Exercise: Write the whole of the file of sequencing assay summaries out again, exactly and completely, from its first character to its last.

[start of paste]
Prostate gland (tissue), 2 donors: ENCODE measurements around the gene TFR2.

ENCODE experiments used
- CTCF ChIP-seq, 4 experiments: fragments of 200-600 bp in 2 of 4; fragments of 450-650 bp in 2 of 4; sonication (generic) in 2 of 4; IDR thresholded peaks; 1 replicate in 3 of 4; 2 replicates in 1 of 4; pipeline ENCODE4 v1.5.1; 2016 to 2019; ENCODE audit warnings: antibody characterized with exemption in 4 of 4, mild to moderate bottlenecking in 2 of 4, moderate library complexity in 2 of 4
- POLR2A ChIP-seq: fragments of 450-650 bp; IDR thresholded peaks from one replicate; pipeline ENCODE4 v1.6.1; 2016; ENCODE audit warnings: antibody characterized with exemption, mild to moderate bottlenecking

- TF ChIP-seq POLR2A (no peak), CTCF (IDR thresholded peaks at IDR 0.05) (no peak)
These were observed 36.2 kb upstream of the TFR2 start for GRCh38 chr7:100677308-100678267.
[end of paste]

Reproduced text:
Prostate gland (tissue), 2 donors: ENCODE measurements around the gene TFR2.

ENCODE experiments used
- CTCF ChIP-seq, 4 experiments: fragments of 200-600 bp in 2 of 4; fragments of 450-650 bp in 2 of 4; sonication (generic) in 2 of 4; IDR thresholded peaks; 1 replicate in 3 of 4; 2 replicates in 1 of 4; pipeline ENCODE4 v1.5.1; 2016 to 2019; ENCODE audit warnings: antibody characterized with exemption in 4 of 4, mild to moderate bottlenecking in 2 of 4, moderate library complexity in 2 of 4
- POLR2A ChIP-seq: fragments of 450-650 bp; IDR thresholded peaks from one replicate; pipeline ENCODE4 v1.6.1; 2016; ENCODE audit warnings: antibody characterized with exemption, mild to moderate bottlenecking

- TF ChIP-seq POLR2A (no peak), CTCF (IDR thresholded peaks at IDR 0.05) (no peak)
These were observed 36.2 kb upstream of the TFR2 start for GRCh38 chr7:100677308-100678267.